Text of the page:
1. Honestly, I’ve had mixed success with freezing sourdoughs. Sometimes they tend to come right back to life and other times they are just really sluggish. Personally, I would either make half the recipe or make a second pizza for the freezer. I’m not saying it’s not possible. It will depend on your particular starter.

  40. This was my first time ever making pizza dough and it exceeded all expectations. I baked it on my pizza stone preheated to 500F on the BBQ and it was absolutely delicious. Super crispy, cracker-like bottom with soft bubbles throughout. Perfect flavor too. Thank you for sharing!!

  41. Numbering appears to repeat 1, 2 several times. First folding step says folding is distributing yeast. Thought this was a sourdough recipe. Done with this recipe.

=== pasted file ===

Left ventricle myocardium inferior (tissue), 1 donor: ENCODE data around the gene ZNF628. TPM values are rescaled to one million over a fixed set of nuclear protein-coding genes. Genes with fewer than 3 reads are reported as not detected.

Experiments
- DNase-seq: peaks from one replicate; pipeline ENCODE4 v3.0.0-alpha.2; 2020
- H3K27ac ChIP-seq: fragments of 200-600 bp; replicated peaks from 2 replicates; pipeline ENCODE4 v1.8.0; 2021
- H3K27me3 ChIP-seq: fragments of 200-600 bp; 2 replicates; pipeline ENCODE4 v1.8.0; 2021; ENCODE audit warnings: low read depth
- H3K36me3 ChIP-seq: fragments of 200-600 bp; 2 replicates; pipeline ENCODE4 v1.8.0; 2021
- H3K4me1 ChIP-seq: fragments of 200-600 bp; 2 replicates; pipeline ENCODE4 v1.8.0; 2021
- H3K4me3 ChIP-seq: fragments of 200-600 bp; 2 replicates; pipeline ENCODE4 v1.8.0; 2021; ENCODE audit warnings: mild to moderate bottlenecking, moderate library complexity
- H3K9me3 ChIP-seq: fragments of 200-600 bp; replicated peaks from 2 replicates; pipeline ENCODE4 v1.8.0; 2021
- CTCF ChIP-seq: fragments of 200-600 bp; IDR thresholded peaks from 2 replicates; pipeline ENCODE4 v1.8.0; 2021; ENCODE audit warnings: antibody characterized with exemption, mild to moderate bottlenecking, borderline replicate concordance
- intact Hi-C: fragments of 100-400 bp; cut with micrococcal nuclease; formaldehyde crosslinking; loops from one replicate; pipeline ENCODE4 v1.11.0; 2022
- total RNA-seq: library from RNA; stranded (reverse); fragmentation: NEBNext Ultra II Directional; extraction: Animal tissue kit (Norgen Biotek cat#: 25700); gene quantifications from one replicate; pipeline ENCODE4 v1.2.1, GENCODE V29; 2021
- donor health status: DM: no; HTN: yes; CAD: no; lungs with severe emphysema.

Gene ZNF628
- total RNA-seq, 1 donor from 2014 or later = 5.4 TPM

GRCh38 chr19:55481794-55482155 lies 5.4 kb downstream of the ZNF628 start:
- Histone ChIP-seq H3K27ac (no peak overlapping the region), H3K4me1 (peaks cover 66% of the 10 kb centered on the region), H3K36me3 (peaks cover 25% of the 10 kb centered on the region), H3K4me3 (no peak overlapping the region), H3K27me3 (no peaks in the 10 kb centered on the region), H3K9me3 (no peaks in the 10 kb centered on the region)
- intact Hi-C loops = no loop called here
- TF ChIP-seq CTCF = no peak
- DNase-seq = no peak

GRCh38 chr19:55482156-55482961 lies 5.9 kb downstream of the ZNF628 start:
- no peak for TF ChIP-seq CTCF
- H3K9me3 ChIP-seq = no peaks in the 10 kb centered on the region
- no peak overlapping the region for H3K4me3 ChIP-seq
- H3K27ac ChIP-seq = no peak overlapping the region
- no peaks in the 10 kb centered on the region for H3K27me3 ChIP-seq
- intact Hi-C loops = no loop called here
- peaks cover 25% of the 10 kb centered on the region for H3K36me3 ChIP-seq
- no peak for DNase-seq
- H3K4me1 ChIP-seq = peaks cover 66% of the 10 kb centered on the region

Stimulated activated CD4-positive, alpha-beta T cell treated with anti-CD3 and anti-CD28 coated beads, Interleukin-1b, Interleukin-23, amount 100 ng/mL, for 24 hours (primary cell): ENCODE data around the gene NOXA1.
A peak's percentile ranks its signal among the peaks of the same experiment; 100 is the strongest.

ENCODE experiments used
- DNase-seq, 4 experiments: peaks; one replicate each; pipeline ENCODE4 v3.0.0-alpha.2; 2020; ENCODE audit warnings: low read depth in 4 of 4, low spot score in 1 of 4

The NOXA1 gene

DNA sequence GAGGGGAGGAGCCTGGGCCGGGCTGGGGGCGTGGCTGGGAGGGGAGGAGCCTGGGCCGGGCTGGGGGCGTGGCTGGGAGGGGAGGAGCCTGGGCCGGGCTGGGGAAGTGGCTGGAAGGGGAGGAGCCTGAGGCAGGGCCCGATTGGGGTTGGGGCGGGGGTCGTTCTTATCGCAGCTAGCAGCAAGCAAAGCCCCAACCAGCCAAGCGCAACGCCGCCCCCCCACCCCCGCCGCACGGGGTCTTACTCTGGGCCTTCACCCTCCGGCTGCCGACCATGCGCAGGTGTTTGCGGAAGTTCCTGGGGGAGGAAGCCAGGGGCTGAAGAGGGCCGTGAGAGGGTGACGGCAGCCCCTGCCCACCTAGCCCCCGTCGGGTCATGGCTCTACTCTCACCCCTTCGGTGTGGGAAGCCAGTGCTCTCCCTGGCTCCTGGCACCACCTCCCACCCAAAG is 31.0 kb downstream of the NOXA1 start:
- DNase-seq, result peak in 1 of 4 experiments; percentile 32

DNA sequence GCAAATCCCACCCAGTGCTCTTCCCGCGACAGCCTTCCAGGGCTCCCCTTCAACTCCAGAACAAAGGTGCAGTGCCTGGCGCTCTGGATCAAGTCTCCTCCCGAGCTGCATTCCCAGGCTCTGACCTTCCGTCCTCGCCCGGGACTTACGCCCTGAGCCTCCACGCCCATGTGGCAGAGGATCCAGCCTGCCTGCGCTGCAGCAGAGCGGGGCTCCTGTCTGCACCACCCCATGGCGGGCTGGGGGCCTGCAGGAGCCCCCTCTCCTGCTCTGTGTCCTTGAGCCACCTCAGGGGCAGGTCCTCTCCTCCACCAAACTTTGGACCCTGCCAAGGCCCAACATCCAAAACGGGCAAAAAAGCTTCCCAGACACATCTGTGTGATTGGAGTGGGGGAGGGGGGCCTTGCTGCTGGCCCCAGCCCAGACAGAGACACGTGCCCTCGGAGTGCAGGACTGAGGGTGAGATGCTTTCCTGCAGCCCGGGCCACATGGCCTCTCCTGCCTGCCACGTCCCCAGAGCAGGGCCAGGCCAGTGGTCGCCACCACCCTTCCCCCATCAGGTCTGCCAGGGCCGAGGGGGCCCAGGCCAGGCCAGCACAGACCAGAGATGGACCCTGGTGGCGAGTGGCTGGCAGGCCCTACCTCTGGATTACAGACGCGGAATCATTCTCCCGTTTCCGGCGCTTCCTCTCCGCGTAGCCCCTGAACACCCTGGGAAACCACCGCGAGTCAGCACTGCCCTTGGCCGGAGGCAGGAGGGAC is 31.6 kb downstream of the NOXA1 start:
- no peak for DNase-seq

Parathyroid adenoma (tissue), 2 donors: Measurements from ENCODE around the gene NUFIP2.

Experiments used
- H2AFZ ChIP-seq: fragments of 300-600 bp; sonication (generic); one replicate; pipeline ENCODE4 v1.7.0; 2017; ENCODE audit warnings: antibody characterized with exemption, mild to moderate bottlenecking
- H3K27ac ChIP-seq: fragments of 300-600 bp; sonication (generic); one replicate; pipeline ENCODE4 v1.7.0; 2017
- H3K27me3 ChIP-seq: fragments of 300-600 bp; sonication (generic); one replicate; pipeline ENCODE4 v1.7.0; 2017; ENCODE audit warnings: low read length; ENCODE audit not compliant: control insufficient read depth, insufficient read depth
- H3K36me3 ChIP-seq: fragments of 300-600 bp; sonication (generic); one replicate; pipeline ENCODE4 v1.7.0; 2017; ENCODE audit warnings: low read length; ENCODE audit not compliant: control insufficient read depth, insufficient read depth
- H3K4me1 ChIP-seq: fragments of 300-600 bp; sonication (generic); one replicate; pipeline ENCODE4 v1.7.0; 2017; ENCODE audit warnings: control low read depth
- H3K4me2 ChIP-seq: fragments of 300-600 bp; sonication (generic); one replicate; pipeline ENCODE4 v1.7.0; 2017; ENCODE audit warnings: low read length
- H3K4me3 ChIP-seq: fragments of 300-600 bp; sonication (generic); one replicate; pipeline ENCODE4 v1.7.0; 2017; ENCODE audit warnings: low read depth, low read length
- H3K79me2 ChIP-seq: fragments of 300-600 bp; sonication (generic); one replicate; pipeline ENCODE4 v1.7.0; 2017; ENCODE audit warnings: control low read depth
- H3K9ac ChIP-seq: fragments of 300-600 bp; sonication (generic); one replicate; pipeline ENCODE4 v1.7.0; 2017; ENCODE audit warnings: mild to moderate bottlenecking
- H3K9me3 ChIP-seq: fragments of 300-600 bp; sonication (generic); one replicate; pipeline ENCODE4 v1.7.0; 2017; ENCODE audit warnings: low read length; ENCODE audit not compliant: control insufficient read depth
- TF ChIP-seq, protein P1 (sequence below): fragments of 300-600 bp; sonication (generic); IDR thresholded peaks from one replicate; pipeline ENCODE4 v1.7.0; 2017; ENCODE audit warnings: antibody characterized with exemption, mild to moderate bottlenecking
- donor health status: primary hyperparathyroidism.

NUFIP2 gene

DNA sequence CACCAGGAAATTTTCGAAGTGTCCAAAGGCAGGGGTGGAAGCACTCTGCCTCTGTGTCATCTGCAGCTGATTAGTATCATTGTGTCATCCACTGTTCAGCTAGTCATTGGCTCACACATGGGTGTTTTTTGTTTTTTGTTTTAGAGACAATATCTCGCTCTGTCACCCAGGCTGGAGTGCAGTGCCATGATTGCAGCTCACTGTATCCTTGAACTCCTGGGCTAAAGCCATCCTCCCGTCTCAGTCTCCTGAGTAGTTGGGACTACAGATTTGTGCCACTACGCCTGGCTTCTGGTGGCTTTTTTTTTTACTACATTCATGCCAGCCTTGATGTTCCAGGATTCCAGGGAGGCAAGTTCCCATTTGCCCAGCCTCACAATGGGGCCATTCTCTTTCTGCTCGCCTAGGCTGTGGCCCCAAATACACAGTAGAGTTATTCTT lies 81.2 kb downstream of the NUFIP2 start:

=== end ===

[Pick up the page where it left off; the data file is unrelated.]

42. I used my Blackstone pizza oven to bake this and it was the best pizza ever.
    Thank you for the recipe. I love recipes that use a larger amount of starter and this was definitely it.

  43. This is the best crust ever! Preheated the oven to 45oF for an hour to make sure it was very hot. The pizza crust came out puffy and delicious!

    1. @rob, I tried 2 cups 00 and 1 cup Bread Flour plus my refreshed whole wheat starter and it turned out amazing. It had alot of strength and was a good bubbler so lots of nice air holes in the dough. My husband makes the pizzas and is a heavy topper and this doe stood up to all his craziness :). So good! I did have it ferment a bit longer – started at 2Pm and we made pizzas at around 9pm. Just having them sit in the prep tray that long didn’t affect the finished product at all. Very forgiving. Heidi from Pigeon Lake, Alberta, Canada.